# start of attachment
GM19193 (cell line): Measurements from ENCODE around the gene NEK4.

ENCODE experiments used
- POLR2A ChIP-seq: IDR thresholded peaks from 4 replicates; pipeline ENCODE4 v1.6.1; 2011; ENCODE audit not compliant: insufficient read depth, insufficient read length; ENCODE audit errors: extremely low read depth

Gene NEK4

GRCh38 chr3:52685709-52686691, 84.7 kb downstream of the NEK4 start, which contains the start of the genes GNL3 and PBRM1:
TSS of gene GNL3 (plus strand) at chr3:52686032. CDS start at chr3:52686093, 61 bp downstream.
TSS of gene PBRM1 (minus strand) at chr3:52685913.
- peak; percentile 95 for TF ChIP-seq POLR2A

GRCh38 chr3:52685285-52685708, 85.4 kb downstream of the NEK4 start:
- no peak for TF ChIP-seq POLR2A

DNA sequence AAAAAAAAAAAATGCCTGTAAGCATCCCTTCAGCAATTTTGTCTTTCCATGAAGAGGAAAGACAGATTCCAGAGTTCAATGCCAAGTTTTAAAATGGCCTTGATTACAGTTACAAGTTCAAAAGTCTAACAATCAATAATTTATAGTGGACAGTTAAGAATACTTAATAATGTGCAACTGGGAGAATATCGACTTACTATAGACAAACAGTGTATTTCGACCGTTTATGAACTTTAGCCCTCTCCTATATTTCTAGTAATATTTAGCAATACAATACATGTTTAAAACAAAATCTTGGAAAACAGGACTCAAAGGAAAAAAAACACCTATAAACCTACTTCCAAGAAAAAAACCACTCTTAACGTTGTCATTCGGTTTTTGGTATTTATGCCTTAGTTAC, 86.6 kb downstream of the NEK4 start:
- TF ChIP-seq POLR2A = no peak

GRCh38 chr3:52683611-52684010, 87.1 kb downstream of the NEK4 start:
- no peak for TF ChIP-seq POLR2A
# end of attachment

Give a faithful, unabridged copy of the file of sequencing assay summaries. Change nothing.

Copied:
GM19193 (cell line): Measurements from ENCODE around the gene NEK4.

ENCODE experiments used
- POLR2A ChIP-seq: IDR thresholded peaks from 4 replicates; pipeline ENCODE4 v1.6.1; 2011; ENCODE audit not compliant: insufficient read depth, insufficient read length; ENCODE audit errors: extremely low read depth

Gene NEK4

GRCh38 chr3:52685709-52686691, 84.7 kb downstream of the NEK4 start, which contains the start of the genes GNL3 and PBRM1:
TSS of gene GNL3 (plus strand) at chr3:52686032. CDS start at chr3:52686093, 61 bp downstream.
TSS of gene PBRM1 (minus strand) at chr3:52685913.
- peak; percentile 95 for TF ChIP-seq POLR2A

GRCh38 chr3:52685285-52685708, 85.4 kb downstream of the NEK4 start:
- no peak for TF ChIP-seq POLR2A

DNA sequence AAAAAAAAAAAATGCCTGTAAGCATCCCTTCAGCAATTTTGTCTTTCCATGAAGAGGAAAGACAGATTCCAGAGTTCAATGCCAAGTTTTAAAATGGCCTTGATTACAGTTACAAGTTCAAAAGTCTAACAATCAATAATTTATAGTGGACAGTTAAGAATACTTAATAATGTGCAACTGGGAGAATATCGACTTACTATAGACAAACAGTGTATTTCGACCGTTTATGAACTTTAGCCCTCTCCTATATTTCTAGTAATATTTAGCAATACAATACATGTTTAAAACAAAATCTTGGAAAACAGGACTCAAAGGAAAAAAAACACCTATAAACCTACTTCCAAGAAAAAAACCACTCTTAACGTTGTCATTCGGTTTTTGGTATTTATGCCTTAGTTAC, 86.6 kb downstream of the NEK4 start:
- TF ChIP-seq POLR2A = no peak

GRCh38 chr3:52683611-52684010, 87.1 kb downstream of the NEK4 start:
- no peak for TF ChIP-seq POLR2A